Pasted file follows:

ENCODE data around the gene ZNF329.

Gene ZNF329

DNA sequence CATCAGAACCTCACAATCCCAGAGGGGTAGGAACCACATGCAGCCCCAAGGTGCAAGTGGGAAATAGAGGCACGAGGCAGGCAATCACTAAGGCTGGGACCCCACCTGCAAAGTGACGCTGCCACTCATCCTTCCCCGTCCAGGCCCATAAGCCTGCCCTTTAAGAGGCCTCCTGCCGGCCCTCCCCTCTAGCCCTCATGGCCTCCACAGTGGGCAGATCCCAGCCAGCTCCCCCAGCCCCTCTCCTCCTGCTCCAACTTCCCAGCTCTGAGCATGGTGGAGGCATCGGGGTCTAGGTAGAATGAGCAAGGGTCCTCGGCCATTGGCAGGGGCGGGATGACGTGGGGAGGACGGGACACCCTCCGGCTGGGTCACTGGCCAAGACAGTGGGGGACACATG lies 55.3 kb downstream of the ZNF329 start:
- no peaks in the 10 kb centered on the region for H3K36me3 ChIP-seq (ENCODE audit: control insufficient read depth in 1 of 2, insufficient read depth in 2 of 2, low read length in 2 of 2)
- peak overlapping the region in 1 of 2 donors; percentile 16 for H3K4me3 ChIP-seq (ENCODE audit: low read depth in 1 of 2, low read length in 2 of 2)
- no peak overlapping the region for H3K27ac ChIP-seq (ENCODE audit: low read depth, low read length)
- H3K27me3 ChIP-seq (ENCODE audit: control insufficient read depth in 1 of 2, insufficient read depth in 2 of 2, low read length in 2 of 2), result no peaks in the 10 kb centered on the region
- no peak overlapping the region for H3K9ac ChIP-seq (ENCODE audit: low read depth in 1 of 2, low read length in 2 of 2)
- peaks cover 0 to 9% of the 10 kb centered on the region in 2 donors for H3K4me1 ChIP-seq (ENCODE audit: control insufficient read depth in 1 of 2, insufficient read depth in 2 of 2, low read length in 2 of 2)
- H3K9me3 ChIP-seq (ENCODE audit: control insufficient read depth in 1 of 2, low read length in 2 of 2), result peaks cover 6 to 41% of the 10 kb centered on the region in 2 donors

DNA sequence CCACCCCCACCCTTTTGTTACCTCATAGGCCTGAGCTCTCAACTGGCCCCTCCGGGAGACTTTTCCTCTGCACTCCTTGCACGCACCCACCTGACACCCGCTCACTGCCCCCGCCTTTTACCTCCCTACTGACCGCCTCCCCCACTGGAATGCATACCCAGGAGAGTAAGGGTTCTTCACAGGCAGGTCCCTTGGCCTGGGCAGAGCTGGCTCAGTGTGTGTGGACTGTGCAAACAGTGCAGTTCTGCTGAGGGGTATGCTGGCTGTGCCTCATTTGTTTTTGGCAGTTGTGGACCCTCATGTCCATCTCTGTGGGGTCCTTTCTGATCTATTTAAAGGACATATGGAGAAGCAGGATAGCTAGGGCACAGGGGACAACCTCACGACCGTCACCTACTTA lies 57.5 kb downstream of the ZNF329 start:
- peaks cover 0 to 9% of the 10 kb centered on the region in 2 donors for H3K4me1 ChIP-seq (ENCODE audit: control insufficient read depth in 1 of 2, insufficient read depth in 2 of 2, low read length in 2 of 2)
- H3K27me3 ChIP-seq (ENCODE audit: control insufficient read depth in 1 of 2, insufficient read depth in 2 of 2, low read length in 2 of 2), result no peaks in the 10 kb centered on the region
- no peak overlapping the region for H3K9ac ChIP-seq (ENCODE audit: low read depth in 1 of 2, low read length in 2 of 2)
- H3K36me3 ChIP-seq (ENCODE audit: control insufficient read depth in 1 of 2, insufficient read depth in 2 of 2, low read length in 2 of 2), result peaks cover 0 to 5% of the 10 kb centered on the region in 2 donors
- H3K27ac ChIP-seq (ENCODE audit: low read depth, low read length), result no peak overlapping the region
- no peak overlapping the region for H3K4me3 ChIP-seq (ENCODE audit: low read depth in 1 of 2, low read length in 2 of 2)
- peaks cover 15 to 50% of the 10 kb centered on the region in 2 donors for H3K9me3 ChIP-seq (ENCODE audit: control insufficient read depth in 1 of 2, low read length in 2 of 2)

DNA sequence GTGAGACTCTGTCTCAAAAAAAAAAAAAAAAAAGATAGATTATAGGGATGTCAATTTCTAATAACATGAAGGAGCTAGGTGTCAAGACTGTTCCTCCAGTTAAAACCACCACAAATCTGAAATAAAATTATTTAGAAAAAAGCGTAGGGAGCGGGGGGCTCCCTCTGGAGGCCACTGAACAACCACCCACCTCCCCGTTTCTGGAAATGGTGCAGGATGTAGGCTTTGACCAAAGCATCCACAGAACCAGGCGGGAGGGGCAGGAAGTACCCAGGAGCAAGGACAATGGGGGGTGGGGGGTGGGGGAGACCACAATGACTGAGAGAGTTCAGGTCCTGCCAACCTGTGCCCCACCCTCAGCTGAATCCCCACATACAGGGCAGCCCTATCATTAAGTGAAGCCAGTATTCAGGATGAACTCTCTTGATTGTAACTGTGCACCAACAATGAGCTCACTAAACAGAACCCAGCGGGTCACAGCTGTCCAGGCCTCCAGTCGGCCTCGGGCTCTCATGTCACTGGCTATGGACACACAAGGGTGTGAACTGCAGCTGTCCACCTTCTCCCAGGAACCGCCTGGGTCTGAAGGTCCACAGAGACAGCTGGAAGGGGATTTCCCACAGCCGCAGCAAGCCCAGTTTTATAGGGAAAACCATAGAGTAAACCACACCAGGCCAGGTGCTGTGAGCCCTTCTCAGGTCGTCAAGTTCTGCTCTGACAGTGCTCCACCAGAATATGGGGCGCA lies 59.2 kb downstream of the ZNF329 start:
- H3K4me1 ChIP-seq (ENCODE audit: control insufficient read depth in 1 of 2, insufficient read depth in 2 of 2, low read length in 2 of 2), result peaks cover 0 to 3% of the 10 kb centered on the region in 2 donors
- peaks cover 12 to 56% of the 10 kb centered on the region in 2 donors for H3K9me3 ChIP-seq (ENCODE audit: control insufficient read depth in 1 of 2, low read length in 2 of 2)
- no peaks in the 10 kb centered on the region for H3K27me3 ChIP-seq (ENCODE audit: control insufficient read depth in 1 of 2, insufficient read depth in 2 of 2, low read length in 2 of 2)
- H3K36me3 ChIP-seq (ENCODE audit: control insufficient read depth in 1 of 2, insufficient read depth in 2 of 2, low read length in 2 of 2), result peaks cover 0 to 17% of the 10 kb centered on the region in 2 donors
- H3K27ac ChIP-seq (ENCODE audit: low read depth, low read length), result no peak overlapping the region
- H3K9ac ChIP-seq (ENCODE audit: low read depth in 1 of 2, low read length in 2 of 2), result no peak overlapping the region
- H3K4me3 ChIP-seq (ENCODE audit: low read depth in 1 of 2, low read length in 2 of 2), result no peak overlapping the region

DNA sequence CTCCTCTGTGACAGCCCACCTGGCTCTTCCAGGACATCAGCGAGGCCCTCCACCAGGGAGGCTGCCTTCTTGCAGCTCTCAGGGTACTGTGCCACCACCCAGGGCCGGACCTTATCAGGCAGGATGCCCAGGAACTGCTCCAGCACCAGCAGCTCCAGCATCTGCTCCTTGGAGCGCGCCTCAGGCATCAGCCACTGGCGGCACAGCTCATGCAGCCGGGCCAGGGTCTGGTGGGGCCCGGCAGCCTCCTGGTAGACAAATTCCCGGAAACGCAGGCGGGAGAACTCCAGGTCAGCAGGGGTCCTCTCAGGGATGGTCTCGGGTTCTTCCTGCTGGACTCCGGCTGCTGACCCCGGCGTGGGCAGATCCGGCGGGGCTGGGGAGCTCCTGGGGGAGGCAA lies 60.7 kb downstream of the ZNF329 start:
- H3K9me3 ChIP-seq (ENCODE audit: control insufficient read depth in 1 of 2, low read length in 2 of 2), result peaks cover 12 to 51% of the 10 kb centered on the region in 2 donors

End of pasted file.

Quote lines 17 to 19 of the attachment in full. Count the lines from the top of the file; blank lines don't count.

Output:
- no peak overlapping the region for H3K4me3 ChIP-seq (ENCODE audit: low read depth in 1 of 2, low read length in 2 of 2)
- peaks cover 15 to 50% of the 10 kb centered on the region in 2 donors for H3K9me3 ChIP-seq (ENCODE audit: control insufficient read depth in 1 of 2, low read length in 2 of 2)

DNA sequence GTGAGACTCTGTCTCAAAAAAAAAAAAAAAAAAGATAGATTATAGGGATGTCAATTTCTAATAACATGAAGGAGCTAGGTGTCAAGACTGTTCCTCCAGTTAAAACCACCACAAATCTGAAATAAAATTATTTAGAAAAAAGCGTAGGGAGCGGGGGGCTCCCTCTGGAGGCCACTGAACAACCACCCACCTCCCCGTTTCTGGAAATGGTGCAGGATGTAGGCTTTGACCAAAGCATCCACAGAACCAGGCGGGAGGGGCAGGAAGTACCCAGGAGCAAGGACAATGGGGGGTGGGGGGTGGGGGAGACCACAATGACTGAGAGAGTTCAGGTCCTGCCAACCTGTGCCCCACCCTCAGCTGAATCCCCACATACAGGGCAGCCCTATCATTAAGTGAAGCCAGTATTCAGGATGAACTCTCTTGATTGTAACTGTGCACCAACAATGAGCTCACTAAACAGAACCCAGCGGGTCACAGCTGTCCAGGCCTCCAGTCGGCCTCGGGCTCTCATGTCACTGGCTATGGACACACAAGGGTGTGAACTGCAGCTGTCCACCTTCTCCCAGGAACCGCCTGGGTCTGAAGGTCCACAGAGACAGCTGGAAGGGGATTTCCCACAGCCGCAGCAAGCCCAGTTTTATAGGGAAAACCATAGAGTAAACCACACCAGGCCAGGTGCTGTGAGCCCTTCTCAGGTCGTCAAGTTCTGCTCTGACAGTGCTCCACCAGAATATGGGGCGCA lies 59.2 kb downstream of the ZNF329 start: